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Delicious Japanese Foods of Winter

When the cold Japanese winter starts piercing right through you, there’s nothing better than a steaming hotpot to fill your belly and warm your soul! By yourself, with friends or family, at home or on the town, Japan's one-pot meals are the perfect way to enjoy the bounty of the winter season in the toasty comfort of the indoors! Hotpot meals usually consist of a big pot, often earthenware, of seasoned broth which sits on some kind of heating element like a portable stove on the dining table. Into this goes pre-sliced ingredients which are cooked at the table by diners as the meal progresses, with each diner adding what they please to the pot, then plucking it out when it's cooked.

Hotpots run the gamut in styles; from traditional to novelty (think Italian style with tomatoes and wine!), and from casual (like chicken or pork) to fancy (like lobster or crab). Meat lovers can enjoy sukiyaki – beef simmered with other ingredients in a sweet, salty base. Thinly sliced beef, pork, or fish is lightly boiled in water to create shabu shabu. For those who prefer meatless meals, yudofu is the answer!


Buri Shabu

If you try one local specialty while in the town of Ine in Kyoto prefecture, make it buri shabu, a mature buri (yellowtail) fish that swims along the Tango Peninsula every winter. This fish is prized for being fatty from head to tail, making it extraordinarily tender and rich. Buri shabu is a seasonal, regional dish that’s been a local favorite for decades. The buri is briefly boiled in kelp stock and then served with ponzu (citrus soy sauce) or sesame sauce when it’s only half-cooked. The boiling removes a little of the fat, but leaves enough to create a tantalizing combination of fresh, sweet, and buttery flavors.

Matsuba-Gani Snow Crab

In winter the restaurants around Tajima in Hyogo prefecture showcase an impressive array of seafood pulled straight from the icy Sea of Japan. Amongst all the seasonal delicacies on the menu, Matsuba-gani is the ultimate Tajima delicacy. These prized snow crabs are caught from November until March, and their sweet meat practically melts in your mouth. Although the Matsuba-gani can be prepared almost any way imaginable, the natural flavor of the crab is so cherished that most prefer to savor it simply boiled. It can also be tossed into stews and broths like sukiyaki, or thrown into porridges and grilled with dipping sauce. In its freshest state, Matsuba-gani is eaten as sashimi, a rare treat for sushi aficionados. No matter how you order it, wash it down with a local Tajima sake.


Yudofu, or boiled tofu was originally eaten by Buddhist priests in Kyoto. Unable to eat meat or fish for religious reasons, this protein-rich, versatile ingredient was a precious source of nourishment for them. The tradition of eating yudofu lives on in Kyoto today, with many traditional restaurants featuring the regional on their menus. Beyond Kyoto, the the light taste and smooth texture of yudofu has made it a popular wintertime hotpot ingredient throughout present-day Japan. The hand-made tofu is cooked in a lightly seasoned soup, then taken out before it loses its shape, and dipped it in a relish. Some say that the best way to enjoy yudofu is to scoop it out of the pan as soon as it starts floating.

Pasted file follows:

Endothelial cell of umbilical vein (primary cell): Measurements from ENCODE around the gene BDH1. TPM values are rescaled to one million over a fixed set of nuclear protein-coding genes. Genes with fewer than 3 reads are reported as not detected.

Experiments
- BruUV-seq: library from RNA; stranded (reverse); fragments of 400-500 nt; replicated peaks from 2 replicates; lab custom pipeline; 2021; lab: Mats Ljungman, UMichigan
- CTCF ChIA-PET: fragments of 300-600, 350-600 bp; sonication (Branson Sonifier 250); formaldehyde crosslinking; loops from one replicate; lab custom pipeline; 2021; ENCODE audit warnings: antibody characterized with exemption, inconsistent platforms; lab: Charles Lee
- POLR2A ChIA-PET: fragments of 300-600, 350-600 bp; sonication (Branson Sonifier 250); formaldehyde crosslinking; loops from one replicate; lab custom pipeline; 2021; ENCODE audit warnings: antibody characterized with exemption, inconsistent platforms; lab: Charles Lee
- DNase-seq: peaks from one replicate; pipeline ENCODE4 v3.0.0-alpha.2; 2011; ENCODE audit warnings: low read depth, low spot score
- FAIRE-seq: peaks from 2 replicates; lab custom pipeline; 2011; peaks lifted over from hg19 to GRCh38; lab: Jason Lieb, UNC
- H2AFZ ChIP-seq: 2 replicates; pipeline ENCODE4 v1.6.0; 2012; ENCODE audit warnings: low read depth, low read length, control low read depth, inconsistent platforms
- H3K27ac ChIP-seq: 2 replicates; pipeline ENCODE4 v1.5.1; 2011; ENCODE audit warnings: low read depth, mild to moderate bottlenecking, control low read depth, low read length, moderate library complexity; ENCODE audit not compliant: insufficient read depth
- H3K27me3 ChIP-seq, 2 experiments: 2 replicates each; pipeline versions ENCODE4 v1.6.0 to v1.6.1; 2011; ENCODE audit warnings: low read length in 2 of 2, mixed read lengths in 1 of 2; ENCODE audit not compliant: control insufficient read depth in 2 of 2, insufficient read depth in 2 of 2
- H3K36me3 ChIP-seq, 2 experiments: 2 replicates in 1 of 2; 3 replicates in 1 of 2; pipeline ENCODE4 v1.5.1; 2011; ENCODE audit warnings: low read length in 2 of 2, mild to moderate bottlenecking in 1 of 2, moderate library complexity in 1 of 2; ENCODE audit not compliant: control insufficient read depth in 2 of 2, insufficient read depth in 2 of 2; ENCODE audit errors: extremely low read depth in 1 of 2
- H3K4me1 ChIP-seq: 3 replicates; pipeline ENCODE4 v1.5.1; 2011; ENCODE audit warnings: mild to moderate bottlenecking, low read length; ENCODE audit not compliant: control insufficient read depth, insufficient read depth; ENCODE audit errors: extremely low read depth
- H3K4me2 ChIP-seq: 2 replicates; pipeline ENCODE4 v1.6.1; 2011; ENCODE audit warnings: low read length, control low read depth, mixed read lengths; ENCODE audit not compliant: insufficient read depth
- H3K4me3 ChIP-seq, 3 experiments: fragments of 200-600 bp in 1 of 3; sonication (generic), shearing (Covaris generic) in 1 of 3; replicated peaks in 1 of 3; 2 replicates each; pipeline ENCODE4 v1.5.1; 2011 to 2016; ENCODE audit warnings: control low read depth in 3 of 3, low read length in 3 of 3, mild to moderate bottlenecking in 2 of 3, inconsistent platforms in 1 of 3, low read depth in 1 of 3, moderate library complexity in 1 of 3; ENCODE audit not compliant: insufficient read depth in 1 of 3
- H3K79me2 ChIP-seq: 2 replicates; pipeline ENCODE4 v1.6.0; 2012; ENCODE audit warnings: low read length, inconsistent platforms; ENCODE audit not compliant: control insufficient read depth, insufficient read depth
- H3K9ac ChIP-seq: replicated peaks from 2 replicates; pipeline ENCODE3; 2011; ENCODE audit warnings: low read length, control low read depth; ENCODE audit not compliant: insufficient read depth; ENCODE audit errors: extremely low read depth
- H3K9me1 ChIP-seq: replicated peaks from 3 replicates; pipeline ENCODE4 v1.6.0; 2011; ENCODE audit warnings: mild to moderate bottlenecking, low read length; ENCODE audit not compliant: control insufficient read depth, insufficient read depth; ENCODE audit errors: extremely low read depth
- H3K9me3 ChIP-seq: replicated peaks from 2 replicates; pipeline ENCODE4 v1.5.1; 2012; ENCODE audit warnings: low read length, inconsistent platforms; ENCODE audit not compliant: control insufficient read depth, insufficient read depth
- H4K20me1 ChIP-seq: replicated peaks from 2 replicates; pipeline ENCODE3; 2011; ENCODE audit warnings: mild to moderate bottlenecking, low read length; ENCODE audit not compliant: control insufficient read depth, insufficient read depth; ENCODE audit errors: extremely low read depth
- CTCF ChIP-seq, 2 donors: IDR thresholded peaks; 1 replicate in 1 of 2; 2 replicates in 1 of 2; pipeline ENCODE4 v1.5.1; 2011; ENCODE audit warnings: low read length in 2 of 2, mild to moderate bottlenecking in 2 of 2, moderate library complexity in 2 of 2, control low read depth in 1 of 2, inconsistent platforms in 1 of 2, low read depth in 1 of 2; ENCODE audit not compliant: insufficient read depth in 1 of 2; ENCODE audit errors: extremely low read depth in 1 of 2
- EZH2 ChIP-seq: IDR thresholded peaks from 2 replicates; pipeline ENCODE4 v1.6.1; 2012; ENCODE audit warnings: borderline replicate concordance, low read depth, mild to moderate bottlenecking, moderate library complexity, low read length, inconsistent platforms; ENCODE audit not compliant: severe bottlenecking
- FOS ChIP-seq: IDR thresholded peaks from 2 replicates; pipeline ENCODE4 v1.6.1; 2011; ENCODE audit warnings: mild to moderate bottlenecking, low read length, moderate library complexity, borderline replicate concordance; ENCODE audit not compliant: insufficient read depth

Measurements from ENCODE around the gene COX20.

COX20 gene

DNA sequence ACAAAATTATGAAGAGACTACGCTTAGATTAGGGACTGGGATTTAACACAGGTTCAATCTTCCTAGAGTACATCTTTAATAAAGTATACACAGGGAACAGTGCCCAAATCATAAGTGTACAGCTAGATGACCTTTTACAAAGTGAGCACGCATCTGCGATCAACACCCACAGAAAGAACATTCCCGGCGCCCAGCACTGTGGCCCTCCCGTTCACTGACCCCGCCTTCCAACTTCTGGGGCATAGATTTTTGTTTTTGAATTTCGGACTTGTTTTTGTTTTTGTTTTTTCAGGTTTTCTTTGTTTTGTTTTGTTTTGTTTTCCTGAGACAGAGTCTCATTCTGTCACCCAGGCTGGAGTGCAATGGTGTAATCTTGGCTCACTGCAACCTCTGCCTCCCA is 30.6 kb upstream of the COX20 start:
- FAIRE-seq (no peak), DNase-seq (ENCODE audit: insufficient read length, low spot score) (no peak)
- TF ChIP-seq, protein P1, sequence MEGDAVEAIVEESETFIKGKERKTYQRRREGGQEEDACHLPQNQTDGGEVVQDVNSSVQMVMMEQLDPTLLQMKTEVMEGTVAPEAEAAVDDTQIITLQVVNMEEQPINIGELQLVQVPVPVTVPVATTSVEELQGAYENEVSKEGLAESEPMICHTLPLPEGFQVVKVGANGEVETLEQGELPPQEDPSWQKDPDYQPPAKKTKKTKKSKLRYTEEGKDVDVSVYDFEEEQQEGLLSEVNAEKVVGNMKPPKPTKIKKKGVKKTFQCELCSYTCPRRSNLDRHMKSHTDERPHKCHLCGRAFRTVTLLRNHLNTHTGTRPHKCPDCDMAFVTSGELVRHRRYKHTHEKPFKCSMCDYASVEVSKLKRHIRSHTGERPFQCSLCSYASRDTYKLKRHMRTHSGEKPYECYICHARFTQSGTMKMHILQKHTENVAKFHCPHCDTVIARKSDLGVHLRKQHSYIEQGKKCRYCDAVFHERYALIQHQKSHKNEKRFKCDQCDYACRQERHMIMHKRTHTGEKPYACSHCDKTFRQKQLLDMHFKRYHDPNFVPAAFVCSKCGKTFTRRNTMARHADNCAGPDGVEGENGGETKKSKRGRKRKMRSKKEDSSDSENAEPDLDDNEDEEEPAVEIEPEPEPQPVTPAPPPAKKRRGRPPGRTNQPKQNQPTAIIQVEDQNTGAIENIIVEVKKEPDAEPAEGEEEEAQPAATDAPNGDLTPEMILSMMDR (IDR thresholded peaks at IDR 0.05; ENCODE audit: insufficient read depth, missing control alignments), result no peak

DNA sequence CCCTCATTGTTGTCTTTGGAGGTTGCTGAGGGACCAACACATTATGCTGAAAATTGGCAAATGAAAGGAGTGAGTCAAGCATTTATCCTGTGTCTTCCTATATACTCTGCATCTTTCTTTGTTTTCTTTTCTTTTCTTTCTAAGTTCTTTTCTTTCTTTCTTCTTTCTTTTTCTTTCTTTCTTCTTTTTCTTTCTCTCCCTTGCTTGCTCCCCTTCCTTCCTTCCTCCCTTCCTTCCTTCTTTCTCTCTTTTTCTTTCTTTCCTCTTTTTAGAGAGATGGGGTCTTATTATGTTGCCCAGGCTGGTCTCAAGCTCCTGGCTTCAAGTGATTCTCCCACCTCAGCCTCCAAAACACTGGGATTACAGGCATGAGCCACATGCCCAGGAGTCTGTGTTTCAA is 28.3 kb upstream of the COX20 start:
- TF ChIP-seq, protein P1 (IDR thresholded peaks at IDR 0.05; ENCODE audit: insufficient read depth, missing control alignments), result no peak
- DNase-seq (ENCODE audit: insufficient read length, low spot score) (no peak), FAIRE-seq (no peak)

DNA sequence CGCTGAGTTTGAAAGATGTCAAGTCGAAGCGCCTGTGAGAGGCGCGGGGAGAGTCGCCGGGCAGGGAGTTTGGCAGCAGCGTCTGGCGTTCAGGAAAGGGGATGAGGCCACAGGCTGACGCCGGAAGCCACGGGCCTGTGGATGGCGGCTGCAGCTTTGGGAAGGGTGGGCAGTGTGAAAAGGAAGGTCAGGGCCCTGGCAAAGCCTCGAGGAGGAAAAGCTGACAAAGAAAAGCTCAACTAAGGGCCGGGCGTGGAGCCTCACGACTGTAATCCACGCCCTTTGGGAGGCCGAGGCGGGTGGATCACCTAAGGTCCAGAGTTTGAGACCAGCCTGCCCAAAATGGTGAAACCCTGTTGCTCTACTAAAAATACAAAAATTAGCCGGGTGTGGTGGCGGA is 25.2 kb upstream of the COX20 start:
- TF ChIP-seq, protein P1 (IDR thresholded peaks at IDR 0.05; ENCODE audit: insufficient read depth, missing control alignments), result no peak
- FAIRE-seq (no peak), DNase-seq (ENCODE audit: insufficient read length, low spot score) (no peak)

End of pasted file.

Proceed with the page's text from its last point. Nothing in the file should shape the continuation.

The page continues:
and Sukiyaki

Sukiyaki consists of thinly sliced beef simmered in a hot pot alongside vegetables, noodles, and other ingredients. Typically, the steaming-hot morsels are pulled from the pot and dipped in a small bowl of beaten eggs before eating.

…and some sake to go with it!

A sip of sake, a bite of perfectly cooked meat and veggies from the hotpot…Truly a match made in heaven!

Japanese sake, called nihonshu in Japan, begins its production each October. Sake is made from rice which has been polished to varying degrees. Sake grades and flavor profiles differ depending on the polish, with the more polished grains generally producing a more refined flavor. This is because outer portions of the rice grain, which surround an almost pure starch, contain fats and proteins which can cause "off" flavors. The most expensive sake have their rice grains polished to at least half of the original grain size! The two main categories of sake are junmai (pure rice) which is made from only rice, water, kobo (yeast), and koji (rice malt); and honjozo, which includes a small amount of distilled alcohol added at the end of fermentation to stabilize the sake and enhance its fragrance. You may have seen the word junmai on the label of some sake – if the name doesn't include the word junmai, then it is usually honjozo.

Ginjo refers to the a type of brewing process, and is also a naming term used for some sake. Sake undergoing this process is slowly fermented at low temperatures. Ginjo-brewed junmai sake has a fuller body and more pronounced rice aroma than honjozo sake brewed this way, which tends to be crisper and less floral.

Sake can be served in a wide range of temperatures. There are some fine sakes that benefit from being served gently warmed. Depending on the sake, serving it at a temperature that is too low can inhibit the true essence of the drink. And just as with wine, finding a sake that you love is one of the great rewards of a food and drink lover's life!



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